Though the number of new foreclosures entering the pipeline continues to slow, the pace of cases proceeding to auction has picked up in 19 states, including Oregon, Massachusetts, Utah, Connecticut, Delaware and New York. Many of those cases have been grinding through a legal morass for years. The average foreclosure takes 1,037 days in New York, 929 days in Florida and 828 days in Illinois.
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In many of the longest-running foreclosures, the paper trail was scrambled amid the housing frenzy and original documents weren't properly executed. Other cases remain gridlocked by multiple mortgages, unpaid tax bills or an unclear chain of ownership. Tangled in legal limbo for years, they are among the thorniest to resolve.
"The easier ones tend to get done sooner," said Mark Fleming, chief economist at CoreLogic. "It gets harder and harder to fix the remaining foreclosures."
During the peak of the crisis, with buyers on the sidelines and prices falling, lenders' inventories of unsold homes swelled. That meant many of them had little to gain by speeding up the foreclosure process and adding to a glut of empty houses that had to be maintained.
"In some cities, there are fines against the lender if the foreclosed property is not taken care of ... that can add up very quickly," Blomquist said. "If the lender can't take on that property and maintain it property, it may benefit them to allow the homeowner to live there and not foreclose until they're ready to [take possession]."
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But as prices have recovered, the backlog of bank-owned homes—which peaked at more than 1 million in September 2010—has been more than cut in half. Many lenders are increasingly confident about moving seized houses into the marketplace, Blomquist said.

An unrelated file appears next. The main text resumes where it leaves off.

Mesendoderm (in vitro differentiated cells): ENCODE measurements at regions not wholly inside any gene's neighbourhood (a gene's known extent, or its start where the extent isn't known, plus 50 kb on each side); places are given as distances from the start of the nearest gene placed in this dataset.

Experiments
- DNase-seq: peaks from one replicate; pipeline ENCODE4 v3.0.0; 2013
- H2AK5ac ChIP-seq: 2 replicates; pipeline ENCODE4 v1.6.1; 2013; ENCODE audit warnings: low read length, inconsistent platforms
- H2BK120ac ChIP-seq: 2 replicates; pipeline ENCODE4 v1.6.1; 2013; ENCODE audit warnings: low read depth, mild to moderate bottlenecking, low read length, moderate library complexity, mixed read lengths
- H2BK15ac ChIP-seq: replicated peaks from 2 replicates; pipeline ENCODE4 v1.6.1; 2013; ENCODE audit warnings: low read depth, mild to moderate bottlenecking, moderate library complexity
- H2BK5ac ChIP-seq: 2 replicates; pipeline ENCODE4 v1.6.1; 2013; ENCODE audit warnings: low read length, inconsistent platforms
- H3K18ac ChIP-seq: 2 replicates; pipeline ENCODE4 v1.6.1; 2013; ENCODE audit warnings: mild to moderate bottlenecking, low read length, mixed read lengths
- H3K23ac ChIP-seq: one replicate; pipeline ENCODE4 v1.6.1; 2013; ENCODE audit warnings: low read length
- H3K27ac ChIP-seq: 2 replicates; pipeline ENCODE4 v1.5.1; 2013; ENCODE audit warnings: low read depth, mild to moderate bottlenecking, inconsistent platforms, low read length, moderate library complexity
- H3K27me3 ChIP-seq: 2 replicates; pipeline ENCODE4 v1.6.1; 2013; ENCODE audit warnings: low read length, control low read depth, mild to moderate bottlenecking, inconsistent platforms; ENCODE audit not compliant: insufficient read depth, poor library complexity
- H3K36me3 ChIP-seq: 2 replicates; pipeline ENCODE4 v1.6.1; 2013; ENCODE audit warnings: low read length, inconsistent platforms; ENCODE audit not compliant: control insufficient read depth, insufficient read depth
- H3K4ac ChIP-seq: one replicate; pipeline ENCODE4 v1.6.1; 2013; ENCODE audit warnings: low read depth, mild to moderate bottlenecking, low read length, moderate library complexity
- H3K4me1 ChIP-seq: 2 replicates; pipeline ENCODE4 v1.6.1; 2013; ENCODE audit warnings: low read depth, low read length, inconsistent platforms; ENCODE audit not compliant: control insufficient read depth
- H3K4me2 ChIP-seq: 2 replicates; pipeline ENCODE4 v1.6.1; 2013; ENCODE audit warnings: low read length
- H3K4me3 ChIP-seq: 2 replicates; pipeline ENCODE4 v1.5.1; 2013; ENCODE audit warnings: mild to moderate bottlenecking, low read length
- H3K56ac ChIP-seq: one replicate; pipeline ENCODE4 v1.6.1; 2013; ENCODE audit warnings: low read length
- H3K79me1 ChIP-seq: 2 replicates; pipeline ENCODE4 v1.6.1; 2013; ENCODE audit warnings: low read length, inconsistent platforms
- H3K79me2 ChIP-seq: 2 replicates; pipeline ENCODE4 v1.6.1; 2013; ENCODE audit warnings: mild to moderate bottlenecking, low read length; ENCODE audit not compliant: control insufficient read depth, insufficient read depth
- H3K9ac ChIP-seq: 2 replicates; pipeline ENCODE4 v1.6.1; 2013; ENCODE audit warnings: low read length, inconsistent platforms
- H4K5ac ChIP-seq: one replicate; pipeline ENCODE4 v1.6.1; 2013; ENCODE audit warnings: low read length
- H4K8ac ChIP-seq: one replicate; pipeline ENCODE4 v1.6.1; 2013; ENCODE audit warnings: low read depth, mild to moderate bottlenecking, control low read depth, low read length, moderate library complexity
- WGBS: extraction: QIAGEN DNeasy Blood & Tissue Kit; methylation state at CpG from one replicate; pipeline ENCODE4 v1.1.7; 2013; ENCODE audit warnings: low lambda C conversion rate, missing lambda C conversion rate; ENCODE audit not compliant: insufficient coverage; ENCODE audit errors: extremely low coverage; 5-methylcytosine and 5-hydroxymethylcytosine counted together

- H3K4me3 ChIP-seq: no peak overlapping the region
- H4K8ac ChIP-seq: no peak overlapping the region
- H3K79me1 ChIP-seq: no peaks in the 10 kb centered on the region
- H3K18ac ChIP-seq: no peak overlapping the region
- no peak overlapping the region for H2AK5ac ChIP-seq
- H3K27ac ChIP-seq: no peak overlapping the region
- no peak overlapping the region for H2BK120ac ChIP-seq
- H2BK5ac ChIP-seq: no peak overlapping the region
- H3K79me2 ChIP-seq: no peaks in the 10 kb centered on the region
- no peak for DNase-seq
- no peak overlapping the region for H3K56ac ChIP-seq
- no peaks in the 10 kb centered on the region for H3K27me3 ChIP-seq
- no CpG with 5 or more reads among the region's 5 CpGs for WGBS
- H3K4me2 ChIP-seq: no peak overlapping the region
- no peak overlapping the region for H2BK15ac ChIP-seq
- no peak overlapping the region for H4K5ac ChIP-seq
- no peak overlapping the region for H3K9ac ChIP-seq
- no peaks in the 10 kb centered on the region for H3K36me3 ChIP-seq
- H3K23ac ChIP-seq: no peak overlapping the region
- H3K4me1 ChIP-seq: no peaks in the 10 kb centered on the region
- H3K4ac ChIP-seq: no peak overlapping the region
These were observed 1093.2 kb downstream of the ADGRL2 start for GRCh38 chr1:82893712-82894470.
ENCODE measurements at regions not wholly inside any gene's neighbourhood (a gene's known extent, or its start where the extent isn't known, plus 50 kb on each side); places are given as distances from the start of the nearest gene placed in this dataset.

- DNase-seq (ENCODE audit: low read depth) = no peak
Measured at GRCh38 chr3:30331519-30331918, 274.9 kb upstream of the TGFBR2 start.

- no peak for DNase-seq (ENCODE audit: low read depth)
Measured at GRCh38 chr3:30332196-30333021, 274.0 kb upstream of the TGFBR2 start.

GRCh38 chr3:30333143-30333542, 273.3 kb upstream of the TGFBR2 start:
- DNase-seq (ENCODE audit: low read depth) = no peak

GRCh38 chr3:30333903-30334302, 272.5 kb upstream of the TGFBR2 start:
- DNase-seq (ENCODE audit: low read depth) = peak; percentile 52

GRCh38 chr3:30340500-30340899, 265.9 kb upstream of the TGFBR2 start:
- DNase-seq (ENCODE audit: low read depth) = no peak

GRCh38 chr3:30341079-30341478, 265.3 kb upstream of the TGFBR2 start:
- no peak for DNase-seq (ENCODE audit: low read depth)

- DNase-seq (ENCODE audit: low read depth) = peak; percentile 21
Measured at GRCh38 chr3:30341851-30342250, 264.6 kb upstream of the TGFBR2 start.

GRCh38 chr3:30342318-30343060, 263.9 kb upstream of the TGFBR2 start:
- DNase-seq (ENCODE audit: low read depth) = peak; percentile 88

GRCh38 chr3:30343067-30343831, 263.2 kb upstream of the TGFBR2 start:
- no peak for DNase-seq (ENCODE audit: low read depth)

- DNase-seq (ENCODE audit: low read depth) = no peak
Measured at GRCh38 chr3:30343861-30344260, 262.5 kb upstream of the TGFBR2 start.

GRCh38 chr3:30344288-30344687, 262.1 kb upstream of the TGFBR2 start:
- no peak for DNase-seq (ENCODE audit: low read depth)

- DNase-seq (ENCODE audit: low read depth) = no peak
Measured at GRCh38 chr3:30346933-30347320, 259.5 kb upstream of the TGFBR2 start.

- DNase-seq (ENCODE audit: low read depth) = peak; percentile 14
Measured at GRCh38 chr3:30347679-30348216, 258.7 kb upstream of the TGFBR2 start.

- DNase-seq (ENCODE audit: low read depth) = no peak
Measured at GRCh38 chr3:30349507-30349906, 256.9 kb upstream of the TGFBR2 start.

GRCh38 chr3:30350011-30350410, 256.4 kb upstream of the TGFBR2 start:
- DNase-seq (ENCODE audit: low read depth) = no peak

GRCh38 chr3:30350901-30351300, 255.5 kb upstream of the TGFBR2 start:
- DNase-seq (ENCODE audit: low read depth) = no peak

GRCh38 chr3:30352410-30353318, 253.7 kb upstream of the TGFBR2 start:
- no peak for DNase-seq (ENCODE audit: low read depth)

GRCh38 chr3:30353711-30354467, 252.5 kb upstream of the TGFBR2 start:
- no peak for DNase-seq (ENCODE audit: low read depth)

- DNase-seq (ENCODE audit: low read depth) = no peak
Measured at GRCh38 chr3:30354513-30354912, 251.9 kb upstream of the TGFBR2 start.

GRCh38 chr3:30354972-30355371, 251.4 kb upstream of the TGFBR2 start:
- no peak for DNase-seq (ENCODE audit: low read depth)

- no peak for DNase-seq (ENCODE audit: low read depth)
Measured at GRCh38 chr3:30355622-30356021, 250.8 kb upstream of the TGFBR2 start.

Lenders trying to manage the flow of new seizures can't predict how long conditions will remain favorable. Housing prices have rebounded in most markets, but not to their pre-2007 peaks.The strength of pricing improvement and of demand is unclear. And record low mortgage rates, which helped revive the moribund market last year, appear to have bottomed.
In many markets, supplies of homes for sale were tight because many underwater homeowners couldn't list their properties if it meant selling for less than the value of their mortgage. More of them are coming to market now, competing with lender inventories.
Some foreclosed homes may never sell. Some of the longest cases involve properties that have been all but abandoned and may never find another owner.
"There are lien issues, or mold or asbestos, or all kinds of things that make it a challenge to sell it—that may be part of the reason they ended up in foreclosure in the first place," said Fleming at CoreLogic. "These are often the homes that end up given back to the municipality and bulldozed."
More of the remaining foreclosures are in judicial states, where a judge must review all foreclosures. After widespread reports two years ago of sloppy paperwork and document fraud, many of those judges began giving the process closer scrutiny.